Warning: Minor spoilers follow if you’re not caught up with “The Walking Dead.”
“The Walking Dead” finished up its season 5 mid-season finale Sunday night.
At the end of the episode, Rick (Andrew Lincoln), Daryl (Norman Reedus), group were reunited with the rest of their crew. With no shelter and a firetruck at their disposal, it’s uncertain where the gang is heading from here.
“The Walking Dead” creator Robert Kirkman hinted on Sunday’s aftershow “The Talking Dead” that if you read the comics you shouldn’t be surprised by where they’re heading next on their journey.
In the comics, the group head to a safe-zone located in Alexandria, Virginia.
The Alexandria storyline comes pretty far in the comics (issue #69). Now that the monthly comic series is at issue #134, a common question among fans is whether the show will catch up with the comic series, and, what would happen if that does eventually occur.
We recently caught up with Kirkman at New York Comic Con where the creator assured us fans have nothing to worry about. There’s plenty of material for the AMC series for seasons to come.
“We have a huge head start,” Kirkman tells Business Insider. “We’re many many years ahead of them [the comics] and Charlie Adlard and I continue to crank issues out every month. So if we continue and the show continues, the material we’re working on right now would be season 11 or 12.”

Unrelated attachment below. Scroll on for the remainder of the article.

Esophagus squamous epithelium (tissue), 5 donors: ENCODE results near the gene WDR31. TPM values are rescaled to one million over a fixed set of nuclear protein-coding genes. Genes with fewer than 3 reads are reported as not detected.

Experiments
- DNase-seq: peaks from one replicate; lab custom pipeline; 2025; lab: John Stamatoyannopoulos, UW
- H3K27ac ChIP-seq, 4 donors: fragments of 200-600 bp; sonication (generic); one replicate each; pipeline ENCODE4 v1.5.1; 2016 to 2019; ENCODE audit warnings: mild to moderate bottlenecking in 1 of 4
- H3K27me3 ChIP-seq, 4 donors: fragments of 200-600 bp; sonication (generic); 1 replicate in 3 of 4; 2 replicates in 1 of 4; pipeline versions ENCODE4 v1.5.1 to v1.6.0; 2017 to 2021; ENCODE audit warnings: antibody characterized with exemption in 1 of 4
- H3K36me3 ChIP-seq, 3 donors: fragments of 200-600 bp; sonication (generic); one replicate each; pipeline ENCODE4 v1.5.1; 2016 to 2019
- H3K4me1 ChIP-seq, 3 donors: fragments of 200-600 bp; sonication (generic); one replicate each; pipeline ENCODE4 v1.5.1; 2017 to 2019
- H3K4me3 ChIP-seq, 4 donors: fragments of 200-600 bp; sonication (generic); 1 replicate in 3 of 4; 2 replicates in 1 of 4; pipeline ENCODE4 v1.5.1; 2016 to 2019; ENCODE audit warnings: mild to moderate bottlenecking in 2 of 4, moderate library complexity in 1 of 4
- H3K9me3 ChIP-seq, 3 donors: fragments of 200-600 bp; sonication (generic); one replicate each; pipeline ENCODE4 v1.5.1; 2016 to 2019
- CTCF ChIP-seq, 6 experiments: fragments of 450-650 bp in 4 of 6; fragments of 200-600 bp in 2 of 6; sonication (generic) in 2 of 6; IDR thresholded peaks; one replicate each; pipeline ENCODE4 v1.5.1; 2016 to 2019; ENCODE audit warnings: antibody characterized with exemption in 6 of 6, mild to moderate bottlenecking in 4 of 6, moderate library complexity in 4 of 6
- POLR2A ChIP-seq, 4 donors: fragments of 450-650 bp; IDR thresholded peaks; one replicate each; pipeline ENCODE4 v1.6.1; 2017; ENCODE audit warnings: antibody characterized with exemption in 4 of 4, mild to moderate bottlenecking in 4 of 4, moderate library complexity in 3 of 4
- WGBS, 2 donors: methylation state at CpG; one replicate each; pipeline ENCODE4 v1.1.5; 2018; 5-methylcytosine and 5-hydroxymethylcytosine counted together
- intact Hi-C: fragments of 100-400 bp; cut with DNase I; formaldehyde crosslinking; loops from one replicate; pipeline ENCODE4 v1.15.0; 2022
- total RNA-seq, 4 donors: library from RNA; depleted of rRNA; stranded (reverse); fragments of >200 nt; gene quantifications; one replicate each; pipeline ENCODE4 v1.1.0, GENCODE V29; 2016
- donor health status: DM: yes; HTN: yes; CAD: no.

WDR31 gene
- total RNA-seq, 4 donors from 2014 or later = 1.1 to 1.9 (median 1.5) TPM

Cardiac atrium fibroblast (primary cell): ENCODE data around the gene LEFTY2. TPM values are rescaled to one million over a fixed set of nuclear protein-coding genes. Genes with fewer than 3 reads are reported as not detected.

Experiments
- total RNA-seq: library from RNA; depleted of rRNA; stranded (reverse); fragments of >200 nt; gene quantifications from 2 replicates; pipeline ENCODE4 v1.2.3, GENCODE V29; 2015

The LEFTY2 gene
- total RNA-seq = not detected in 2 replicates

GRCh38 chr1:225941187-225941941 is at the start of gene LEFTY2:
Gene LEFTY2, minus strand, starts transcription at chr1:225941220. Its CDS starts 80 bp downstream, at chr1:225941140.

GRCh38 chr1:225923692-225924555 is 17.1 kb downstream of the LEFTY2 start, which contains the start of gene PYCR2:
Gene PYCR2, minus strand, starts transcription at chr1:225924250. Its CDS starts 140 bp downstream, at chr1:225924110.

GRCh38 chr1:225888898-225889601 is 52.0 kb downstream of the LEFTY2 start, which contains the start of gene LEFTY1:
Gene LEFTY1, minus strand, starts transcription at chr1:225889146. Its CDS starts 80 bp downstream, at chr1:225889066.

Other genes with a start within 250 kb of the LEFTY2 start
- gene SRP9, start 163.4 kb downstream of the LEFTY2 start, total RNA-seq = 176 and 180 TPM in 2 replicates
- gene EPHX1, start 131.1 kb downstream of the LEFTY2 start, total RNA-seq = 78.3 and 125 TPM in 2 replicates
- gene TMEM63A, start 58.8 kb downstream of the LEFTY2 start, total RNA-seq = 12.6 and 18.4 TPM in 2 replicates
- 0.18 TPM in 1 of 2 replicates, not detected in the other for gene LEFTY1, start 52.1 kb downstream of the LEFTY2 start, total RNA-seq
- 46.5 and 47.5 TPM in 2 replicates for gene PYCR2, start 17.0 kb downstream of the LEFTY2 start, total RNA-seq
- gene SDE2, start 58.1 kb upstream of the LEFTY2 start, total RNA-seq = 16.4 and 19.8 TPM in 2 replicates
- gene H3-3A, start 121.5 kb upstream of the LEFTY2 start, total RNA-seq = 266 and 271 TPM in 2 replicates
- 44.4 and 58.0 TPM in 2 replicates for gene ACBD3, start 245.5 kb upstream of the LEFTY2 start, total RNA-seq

“And by the time we get to season 11 or 12, we’ll be like five or six years ahead of that,” he adds. “Really at the pace that the show is going and the comic is going, they will never really catch up.”
Not many series make it to 10 seasons and beyond. If its run does last that long, “The Walking Dead” would be in a select group with shows including “M*A*S*H” (11 seasons), “Frasier” (11 seasons) and “Two and a Half Men” (12 seasons). “The Simpsons” is now in its 26th season.
Kirkman’s aware of that and the possibility that at any point zombie fatigue could in, but he says they’re well prepared.
“The show could fade in popularity and end at some point,” says Kirkman. “We’re certainly aware of that and we have game plans in place for that if it were to happen.”
“I would argue that our show isn’t solely a zombie show. It’s a survival show,” Kirkman adds. “If you’ve been paying attention to the comics the zombies certainly fluctuate from being very in the forefront to being very far into the background and not being a very big part of the comic at all. And I think the show will follow a similar trajectory. So, I think as long as we can kind of be more than just a zombie show, we’ll hopefully be ok if there’s ever a big backlash to zombies but who knows what the future holds as far as the show’s popularity goes. We’ll see.”
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